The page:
Traces Remain: Essays and Explorations By Charles Nicholl


Traces Remain: Essays and Explorations By (author) Charles Nicholl ISBN:9780140296822

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History leaves its traces all around us. In this stylish, intriguing collection of essays, Charles Nicholl transforms glimpses of the past into witty and poignant vignettes of people and places, from Jacobean pimps to Patagonian giants, from the remnants of a lost Shakespeare play to a new Jack the Ripper suspect, from the trial of Beatrice Cenci in Renaissance Rome to the last days of the poet-boxer Arthur Cravan in a Mexican fishing port. These twenty-five essays pursue fugitive traces of historical evidence with uncanny forensic skill, and reanimate lost times in vivid and compelling detail.

‘Some writers are so good at what they do that they can take you anywhere. Charles Nicholl is one of them.’ Irish Times

‘Our finest literary and historical detective . . . Deliciously readable.’ Financial Times

‘Charles Nicholl confirms his role as literature’s historic Holmes . . . thoroughly captivating.’ Scotsman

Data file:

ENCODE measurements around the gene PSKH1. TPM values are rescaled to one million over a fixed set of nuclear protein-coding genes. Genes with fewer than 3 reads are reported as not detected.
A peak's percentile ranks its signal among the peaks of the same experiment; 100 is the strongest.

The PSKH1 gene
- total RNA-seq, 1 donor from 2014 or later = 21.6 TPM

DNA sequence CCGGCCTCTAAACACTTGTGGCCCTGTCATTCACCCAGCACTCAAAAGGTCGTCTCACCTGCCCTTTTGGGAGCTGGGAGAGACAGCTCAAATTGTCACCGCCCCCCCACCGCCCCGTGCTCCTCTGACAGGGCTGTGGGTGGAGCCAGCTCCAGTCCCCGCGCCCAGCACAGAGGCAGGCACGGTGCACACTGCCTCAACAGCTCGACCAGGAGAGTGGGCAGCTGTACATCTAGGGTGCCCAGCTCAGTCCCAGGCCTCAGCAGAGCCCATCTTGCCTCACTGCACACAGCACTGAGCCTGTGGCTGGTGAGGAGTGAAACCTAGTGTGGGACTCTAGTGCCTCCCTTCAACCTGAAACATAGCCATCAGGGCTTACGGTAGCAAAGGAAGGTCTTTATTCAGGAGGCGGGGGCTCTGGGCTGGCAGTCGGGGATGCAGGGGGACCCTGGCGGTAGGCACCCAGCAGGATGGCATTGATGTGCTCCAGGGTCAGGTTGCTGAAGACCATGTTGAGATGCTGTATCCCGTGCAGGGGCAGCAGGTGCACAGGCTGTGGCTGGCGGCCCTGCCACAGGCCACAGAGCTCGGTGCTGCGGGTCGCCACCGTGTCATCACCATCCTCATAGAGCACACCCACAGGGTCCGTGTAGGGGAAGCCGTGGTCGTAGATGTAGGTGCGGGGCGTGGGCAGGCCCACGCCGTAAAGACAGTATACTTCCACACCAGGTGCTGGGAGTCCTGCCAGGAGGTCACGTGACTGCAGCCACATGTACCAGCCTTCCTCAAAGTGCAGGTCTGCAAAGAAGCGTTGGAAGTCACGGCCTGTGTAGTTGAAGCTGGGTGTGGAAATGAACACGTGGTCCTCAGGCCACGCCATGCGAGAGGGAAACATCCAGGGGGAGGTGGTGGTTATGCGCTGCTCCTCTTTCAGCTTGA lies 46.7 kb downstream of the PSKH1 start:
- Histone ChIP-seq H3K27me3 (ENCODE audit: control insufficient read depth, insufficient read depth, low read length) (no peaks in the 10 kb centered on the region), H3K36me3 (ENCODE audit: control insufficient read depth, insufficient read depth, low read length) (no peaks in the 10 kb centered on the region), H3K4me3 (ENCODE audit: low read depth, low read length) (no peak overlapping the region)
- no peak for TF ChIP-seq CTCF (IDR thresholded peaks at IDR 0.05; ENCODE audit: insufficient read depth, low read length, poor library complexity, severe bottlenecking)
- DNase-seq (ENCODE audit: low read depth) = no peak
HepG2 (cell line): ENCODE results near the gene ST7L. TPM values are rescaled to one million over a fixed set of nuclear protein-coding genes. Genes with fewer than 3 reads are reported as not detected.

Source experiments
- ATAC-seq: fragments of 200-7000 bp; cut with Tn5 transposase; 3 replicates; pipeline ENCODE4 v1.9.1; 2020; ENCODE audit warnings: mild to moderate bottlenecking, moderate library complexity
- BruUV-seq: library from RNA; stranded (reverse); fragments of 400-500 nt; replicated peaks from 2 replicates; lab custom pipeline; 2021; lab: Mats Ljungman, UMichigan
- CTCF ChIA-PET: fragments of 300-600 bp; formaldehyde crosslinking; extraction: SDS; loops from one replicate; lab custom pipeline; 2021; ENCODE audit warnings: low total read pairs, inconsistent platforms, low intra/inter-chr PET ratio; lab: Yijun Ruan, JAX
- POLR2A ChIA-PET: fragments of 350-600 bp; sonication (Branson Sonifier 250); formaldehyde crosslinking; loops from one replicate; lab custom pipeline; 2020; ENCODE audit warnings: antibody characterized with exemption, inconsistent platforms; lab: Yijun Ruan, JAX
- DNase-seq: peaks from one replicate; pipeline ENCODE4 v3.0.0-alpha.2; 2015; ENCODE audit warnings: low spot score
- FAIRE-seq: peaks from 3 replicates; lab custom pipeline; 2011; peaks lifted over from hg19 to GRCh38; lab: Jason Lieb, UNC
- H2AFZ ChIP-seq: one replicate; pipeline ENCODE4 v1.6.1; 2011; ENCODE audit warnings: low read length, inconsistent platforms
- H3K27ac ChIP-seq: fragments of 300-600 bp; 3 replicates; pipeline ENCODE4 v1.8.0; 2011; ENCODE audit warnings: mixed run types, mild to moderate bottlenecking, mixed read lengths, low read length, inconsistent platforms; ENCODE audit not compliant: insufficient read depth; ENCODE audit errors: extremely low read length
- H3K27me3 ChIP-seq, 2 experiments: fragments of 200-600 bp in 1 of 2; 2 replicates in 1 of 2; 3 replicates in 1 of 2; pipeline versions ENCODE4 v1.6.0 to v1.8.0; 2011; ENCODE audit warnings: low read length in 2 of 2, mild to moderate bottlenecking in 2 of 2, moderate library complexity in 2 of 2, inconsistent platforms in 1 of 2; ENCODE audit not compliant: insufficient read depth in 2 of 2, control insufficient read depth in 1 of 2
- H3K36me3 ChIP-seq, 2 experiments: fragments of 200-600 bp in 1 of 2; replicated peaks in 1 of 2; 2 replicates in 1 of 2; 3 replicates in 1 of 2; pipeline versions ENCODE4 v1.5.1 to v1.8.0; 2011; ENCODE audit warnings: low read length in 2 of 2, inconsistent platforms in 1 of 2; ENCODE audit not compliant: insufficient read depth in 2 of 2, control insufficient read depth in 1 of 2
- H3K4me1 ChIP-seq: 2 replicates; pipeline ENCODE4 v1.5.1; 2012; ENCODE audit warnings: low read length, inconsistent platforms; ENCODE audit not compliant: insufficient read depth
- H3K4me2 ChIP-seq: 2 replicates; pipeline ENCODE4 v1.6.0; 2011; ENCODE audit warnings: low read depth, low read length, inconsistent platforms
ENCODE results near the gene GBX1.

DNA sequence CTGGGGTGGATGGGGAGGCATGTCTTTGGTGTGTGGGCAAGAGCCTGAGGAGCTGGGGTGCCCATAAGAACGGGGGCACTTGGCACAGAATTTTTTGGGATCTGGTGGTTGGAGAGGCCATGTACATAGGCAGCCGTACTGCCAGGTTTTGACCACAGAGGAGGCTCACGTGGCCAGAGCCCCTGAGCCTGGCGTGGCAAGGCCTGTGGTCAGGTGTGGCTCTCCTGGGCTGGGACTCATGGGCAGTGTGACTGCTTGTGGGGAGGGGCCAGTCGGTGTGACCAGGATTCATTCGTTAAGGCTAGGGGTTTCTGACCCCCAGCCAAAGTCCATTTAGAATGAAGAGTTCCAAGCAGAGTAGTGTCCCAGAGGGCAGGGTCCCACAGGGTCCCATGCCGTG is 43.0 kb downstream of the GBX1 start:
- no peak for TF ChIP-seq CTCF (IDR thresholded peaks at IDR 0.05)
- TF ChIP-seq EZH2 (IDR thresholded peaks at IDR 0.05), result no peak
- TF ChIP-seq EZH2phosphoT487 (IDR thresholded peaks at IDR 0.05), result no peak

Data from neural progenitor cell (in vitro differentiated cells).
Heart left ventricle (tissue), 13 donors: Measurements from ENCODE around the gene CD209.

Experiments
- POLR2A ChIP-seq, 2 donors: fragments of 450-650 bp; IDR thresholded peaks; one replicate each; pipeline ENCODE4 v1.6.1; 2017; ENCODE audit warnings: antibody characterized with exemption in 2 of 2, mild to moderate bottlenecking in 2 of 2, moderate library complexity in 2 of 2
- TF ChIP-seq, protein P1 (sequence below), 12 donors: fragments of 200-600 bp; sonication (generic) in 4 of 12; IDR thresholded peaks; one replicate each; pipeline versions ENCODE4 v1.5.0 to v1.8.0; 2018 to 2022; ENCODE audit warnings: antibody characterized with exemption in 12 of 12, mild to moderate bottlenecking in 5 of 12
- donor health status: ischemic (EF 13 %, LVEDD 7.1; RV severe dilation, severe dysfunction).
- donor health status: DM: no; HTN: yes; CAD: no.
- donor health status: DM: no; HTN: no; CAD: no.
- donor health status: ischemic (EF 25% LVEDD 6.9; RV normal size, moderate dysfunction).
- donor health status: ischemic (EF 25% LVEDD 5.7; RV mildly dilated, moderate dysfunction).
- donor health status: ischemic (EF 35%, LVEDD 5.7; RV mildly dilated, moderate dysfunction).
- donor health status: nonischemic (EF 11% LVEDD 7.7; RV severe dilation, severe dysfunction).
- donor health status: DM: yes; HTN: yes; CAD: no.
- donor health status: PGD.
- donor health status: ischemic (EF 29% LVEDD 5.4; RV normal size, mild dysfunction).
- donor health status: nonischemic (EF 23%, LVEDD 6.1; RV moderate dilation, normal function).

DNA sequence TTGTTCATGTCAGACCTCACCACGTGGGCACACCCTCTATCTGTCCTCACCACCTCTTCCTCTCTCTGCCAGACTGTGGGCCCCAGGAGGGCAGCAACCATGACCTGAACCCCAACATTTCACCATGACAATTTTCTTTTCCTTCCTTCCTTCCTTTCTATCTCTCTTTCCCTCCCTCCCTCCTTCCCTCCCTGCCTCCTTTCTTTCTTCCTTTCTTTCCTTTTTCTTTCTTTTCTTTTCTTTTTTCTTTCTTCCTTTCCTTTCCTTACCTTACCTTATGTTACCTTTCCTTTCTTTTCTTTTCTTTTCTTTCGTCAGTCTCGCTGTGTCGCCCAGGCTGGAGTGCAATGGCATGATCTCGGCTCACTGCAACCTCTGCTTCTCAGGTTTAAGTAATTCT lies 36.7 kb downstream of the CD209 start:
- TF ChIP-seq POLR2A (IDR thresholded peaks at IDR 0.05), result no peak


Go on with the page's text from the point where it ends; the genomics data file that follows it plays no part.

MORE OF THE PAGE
Traces Remain: Essays and Explorations By (author) Charles Nicholl ISBN:9780140296822

Additional information

Weight 259 g
Dimensions 20 × 129 × 198 mm
About the Author

Charles Nicholl has written travel books, <i>The Fruit Palace</i> and <i>Borderlines; a study of Elizabethan alchemy, The Chemical Theatre</i>, and a biography of the pamphleteer Thomas Nashe, <i>A Cup of News</i>. He has also written a reconstruction of Sir Walter Raleigh's search for El Dorado, <i>The Creature in the Map</i>, and <i>Somebody Else</i>, which won the 1998 Hawthornden Prize and a biography of Christopher Marlowe, <i>The Reckoning.</i> <p> </p><p>Charles Nicholl is the author of nine books of history, biography and travel, including the celebrated <i>The Reckoning- The Murder of Christopher Marlowe</i> (winner of the James Tait Black Prize for Biography, and the Crime Writers' Association 'Gold Dagger' Award for non-fiction), <i>Somebody Else- Arthur Rimbaud in Africa</i> (winner of the Hawthornden Prize), <i>The Fruit Palace</i> and <i>The Creature in the Map</i>. He has presented two documentaries for British television, and has lectured in Britain, Italy and the United States. He lives in Italy with his wife and children.</p>



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